For example, India now has a Draft policy on National Chemical Policy 2012, which will be like the European REACH regulation, but is yet to be finalized and adopted. The document aims to consolidate various chemical-related laws in India into one law. Based on the European REACH regulation, the Policy addresses the following chemical issues to provide guidelines for safe use of chemicals and to protect human health and environment:

  • mandatory registration of chemical substances
  • preparation of a national inventory
  • restrictions on hazardous substances
  • banning of certain substances
  • detailed classification and labelling criteria
  • transport classification

On another topic, the E-Waste (Management) Rules, 2016 restrict the same six substances (Lead, Mercury, Cadmium, Hexavalent Chromium, polybrominated biphenyls, and polybrominated diphenyl ethers) at the same maximum amount as the European RoHS Directive regarding Electrical and Electronic Equipment (EEE) products.

In another example, although widely considered to be in need of updating, the Factories Act 1948 has similar principals and requirements to the United Kingdom‘s Health and Safety at Work Act 1974.

 

Could you provide more information about what is required to be a doctor and nurse in India (i.e. What requirements do they have to meet; what certifications do they have to have)?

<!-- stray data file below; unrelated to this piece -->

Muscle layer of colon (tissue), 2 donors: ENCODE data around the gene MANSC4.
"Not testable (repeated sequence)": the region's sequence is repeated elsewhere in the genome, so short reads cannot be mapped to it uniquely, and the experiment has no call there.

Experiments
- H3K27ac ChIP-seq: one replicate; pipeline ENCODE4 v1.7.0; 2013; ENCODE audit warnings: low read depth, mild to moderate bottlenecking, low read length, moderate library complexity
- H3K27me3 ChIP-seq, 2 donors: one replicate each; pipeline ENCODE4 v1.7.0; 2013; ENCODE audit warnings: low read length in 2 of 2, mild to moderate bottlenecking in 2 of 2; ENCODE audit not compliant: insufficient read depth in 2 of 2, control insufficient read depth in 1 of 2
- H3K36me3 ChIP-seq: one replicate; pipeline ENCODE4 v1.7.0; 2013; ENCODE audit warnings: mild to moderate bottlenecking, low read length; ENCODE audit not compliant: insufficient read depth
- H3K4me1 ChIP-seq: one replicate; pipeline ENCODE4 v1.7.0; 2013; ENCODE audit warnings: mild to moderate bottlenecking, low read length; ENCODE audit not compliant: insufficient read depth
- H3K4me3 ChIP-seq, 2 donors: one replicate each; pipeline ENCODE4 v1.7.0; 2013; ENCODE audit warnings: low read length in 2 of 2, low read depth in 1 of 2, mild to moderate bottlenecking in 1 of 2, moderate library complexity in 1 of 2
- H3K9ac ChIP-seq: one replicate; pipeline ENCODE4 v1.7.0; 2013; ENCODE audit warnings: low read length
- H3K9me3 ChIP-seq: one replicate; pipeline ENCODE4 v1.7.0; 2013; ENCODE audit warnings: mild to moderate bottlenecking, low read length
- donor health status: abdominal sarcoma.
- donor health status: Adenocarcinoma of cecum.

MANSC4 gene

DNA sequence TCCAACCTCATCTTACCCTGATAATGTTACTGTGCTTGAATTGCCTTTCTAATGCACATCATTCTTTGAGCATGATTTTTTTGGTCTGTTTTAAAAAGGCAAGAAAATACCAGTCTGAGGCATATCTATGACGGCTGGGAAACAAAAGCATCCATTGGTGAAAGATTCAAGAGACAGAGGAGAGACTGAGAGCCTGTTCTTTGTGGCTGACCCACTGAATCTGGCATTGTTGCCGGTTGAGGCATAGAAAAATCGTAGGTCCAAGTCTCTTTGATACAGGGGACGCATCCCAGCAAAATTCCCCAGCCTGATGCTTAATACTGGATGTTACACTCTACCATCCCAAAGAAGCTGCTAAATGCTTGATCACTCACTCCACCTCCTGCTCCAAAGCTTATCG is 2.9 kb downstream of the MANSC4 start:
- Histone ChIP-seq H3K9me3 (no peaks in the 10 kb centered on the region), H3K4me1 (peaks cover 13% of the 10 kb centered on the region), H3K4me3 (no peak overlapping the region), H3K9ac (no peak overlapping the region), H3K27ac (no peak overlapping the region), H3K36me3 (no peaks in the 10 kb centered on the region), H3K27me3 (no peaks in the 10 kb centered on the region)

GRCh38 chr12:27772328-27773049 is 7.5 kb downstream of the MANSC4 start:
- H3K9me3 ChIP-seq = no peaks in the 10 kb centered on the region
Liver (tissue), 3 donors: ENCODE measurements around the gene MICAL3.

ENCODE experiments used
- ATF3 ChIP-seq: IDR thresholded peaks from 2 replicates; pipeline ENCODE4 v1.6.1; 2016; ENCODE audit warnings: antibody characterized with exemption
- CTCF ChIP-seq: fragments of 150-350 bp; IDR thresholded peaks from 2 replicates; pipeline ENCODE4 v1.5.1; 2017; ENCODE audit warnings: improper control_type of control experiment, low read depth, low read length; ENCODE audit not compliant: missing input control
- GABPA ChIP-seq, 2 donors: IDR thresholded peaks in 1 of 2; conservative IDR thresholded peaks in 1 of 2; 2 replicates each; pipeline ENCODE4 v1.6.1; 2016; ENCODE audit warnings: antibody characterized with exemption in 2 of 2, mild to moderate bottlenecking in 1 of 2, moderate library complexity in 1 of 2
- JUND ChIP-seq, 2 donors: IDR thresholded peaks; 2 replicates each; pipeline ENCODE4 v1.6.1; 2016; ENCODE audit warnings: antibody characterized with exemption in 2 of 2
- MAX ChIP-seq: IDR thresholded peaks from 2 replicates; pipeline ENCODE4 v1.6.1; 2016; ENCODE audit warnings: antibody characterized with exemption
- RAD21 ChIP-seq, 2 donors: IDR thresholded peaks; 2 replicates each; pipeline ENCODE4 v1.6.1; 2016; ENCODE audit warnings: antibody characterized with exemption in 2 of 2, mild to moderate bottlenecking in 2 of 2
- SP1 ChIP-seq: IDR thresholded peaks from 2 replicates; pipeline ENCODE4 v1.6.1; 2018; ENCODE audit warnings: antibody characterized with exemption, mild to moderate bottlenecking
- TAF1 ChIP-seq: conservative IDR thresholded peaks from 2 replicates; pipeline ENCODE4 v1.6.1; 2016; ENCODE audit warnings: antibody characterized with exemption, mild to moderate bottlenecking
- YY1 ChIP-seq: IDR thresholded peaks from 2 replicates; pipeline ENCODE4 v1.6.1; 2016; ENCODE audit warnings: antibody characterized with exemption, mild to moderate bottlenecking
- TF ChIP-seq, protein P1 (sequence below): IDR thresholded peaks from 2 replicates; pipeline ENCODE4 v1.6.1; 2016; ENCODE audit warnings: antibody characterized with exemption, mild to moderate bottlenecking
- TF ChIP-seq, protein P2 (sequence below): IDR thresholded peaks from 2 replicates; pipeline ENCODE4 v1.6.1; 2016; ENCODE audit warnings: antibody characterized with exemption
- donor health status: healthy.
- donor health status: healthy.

Under the factories Act/Rules, doctors whether assigned by the State Government (Certifying Surgeon) or appointed by the employer of the factory to oversee occupational health center or in ambulance van/room (Factory Medical Officer) must have the qualification granted by an authority specified in the Schedule to the Indian Medical Degrees Act, 1916 or in the Schedule to the Indian Medical Council Act, 1933.

In some States (such as Haryana, Punjab, Delhi, Maharashtra and Karnataka), Factories Rules’ requires Factory Medical Officer to obtain a certificate of training (recognized by respective State Governments) in Industrial health for a minimum of three months duration. However, the requirement of certificate is exempted in the following cases; if the medical officer possesses a Diploma in Industrial Health or equivalent; or if the Chief Inspector believes that the medical officer possesses necessary qualification.